Por: Inside The World Cup
Which Portugal player has a famous footballing ancestry in Brazil, which mild-mannered striker lost his head in the heat of an Istanbul derby, and who can be recognised by his beard?
This article is part of the Guardian’s World Cup 2014 Experts’ Network, a cooperation between 32 of the best media organisations from the countries who have qualified for the finals in Brazil. theguardian.com is running previews from four countries each day in the run-up to the tournament kicking off on 12 June.
This will be a special tournament for Bruno Alves since he comes from a Brazilian family. The central defender was born in Portugal but his father Washington is from Brazil and used to play for Flamengo. In 1974, Washington Alves accepted the proposal to play for Varzim in the Portuguese championship and has remained in the country ever since. The uncle of Bruno Alves, named Geraldo, was also a rising star at Flamengo, playing at the same time as Zico, a very close friend. Nicknamed The Whistler, because he had the strange habit of whistling while dribbling past opponents, Geraldo Alves died tragically at just 22 years old during a hospital operation.
In 2010, the former president of Sporting Lisbon called João Moutinho a “rotten apple”, after selling the midfielder to Porto for €11m (£8.9m). José Eduardo Bettencourt claimed that Moutinho was forcing a way out of the club where he had made his name. The player ended up being a brilliant signing for Porto and, three years later, was sold to Monaco for €25m (£20.2m). Sporting earned almost €5m from this deal. “Sporting should be very happy. We were able to buy a ‘rotten apple’ for €11m and sold it for €25m,” joked the president of Porto, Pinto da Costa, after the protest of the Lions of Lisbon, who claimed that the deal was made for a higher value.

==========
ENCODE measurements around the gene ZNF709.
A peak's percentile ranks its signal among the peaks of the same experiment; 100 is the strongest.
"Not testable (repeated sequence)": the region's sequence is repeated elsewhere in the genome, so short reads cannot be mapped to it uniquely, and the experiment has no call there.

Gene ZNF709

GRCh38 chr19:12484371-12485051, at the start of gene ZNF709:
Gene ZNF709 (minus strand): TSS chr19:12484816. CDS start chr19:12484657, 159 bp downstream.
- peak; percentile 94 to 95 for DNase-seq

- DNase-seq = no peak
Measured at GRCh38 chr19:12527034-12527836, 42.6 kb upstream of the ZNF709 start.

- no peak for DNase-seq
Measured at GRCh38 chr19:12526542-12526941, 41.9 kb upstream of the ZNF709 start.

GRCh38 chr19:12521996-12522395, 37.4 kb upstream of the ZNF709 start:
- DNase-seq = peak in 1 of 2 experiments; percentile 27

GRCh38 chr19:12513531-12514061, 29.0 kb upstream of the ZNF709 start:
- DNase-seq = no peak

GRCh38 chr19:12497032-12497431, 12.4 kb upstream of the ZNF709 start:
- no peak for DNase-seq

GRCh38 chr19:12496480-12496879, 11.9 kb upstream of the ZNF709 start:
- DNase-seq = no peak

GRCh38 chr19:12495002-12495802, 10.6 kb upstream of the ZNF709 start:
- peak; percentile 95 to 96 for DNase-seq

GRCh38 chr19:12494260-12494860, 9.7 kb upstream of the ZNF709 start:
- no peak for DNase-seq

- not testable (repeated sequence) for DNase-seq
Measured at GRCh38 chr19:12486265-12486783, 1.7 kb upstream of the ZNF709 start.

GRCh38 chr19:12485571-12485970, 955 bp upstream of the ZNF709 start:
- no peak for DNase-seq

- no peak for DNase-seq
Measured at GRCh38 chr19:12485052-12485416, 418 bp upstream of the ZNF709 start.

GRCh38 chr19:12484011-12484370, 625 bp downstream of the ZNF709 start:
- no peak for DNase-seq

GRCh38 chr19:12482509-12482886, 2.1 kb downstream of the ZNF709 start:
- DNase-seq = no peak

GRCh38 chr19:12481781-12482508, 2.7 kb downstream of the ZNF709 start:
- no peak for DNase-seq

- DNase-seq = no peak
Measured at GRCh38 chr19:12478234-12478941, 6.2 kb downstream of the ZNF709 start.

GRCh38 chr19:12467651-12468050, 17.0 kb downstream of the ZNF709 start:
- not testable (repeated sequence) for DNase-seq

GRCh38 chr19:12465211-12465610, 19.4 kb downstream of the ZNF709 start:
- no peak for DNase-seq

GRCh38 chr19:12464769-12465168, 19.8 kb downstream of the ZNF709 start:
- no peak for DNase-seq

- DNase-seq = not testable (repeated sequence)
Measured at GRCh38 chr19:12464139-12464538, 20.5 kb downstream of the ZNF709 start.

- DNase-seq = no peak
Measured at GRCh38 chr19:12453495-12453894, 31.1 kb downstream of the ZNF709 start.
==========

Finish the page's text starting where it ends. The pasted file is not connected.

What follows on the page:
The tall and powerful striker has been a regular scorer in Turkish football with Besiktas, and doesn’t usually lose his temper. Butin December 2013 he went a little mad when a fan of Kasimpasa entered the field and decided to kick Manuel Fernandes, another Portuguese player for Besiktas. The home team immediately surrounded the fan in question but that didn’t prevent Hugo Almeida from getting his own back, and he kicked the fan while he was laid on the ground. For that, the striker was sent off.
In 2008, the goalkeeper was having a great season at Leixoes and the press were debating a possible starting place in the Portugal team. Jorge Jesus, now the coach of Benfica, ended up saying that only goalkeepers taller than 1.83m (Beto is 1.80m) can make it to the top. “I read what he said, I respect the opinion but I want to prove in the field that that is not true,” said Beto, who didn’t let the statement unsettle him and continues to show his value. This season, he was brilliant at Sevilla and got the team to the final of Europa League, where his side faced Benfica, coached by Jorge Jesus. Beto saved two penalties in the shootout to give Sevilla the trophy and perhaps prove a point to Jesus.
The Fenerbahçe midfielder continues to show a unique sense of style. He has countless tattoos on his body and, since arriving in Turkey, has embraced the national beard custom. Nowadays, Meireles opts for a Mohican hairstyle (perhaps due to his progressive lack of hair) and a lumberjack style beard. He is easily spotted on the pitch.
The central defender celebrated his 33rd birthday on 16 May and is on his way to a third World Cup. That record, never achieved before in Portuguese Football, is at reach for only two players: Cristiano Ronaldo and Ricardo Costa. The first is the big star of the team but Ricardo was always seen as a reliable backup. In fact, since February of 2005, the defender has played only 17 times for Portugal. In World Cup 2010, nevertheless, Carlos Queiroz decided to place Ricardo on the right side of the defence, to face Brazil and Spain. In the second game, the natural central defender was sent off and Portugal went home. Now, he is the captain of Valencia in Spain. And in Brazil, one can expect Ricardo Costa to be on the bench, once again.